In contrast to other AI drug discovery companies, Nuritas can uniquely provide evidence of its powerful discovery capabilities in PeptAIdeTM, an anti-inflammatory to support exercise recovery, discovered by AI, marketed by BASF, and backed by human clinical data. Additionally, we are developing a broad proprietary biopharma pipeline, with the most advanced programs in fibrosis and cancer. Our fibrosis program is built on a novel target that is implicated in the major pathophysiologies of NASH (steatosis, inflammation, and fibrosis) and which has the potential for broader anti-fibrotic use. Next in the pipeline is a program targeting oncology indications driven by the previously undruggable KRAS G12D mutation.

Q: Do you have plans to develop your own products, or are you focused on commercialization through partnerships?

A: Both. One of the benefits of the AI platform is the ability to rapidly generate multiple discovery programs, at a pace that none but the largest pharma companies could hope to develop themselves. The prolific nature of the platform allows us to choose only the best of the best to advance and affords us the luxury of being able to design the best path forward for each program. For instance, with the KRAS peptide, we may be able to quickly demonstrate proof of concept internally using in vitro and PDX models, enabling rapid advancement for our own pipeline, perhaps retaining US rights and partnering ex-US.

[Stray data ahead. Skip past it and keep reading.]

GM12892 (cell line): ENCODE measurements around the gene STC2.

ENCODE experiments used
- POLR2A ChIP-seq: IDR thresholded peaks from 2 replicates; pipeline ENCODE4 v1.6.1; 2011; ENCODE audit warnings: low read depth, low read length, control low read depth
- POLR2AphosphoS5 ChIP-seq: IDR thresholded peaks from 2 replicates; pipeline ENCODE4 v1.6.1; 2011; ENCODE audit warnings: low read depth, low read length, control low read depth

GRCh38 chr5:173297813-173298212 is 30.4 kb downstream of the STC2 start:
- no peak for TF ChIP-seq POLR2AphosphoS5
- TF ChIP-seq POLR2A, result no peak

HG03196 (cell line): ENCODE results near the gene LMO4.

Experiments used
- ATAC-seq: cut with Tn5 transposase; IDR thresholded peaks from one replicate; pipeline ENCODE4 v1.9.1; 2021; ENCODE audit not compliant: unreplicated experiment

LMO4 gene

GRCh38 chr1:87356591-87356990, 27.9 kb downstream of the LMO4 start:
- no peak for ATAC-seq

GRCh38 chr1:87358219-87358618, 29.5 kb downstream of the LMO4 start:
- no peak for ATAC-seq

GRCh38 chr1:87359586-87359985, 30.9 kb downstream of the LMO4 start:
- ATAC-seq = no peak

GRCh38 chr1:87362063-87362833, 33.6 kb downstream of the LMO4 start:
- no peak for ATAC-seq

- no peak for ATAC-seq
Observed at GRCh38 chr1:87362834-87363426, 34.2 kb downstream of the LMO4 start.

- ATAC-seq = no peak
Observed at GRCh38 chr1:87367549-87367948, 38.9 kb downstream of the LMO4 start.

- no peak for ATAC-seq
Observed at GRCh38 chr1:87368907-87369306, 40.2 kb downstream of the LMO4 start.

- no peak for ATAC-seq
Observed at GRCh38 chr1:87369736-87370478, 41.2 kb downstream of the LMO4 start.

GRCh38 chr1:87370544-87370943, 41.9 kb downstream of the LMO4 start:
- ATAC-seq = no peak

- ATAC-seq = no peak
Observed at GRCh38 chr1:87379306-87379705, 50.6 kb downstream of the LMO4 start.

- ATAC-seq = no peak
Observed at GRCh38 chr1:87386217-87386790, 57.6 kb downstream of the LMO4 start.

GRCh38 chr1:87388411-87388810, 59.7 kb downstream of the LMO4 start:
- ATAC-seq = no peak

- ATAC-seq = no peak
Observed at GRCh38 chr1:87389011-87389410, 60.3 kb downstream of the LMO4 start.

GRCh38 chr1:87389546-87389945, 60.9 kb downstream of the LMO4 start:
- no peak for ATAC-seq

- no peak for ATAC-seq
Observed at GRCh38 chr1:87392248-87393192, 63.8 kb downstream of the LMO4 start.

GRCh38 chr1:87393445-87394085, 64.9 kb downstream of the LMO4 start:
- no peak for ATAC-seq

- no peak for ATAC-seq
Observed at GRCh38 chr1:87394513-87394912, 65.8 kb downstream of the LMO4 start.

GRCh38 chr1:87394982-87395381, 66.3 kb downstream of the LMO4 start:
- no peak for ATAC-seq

To view this issue and all back issues online, please visit www.drug-dev.com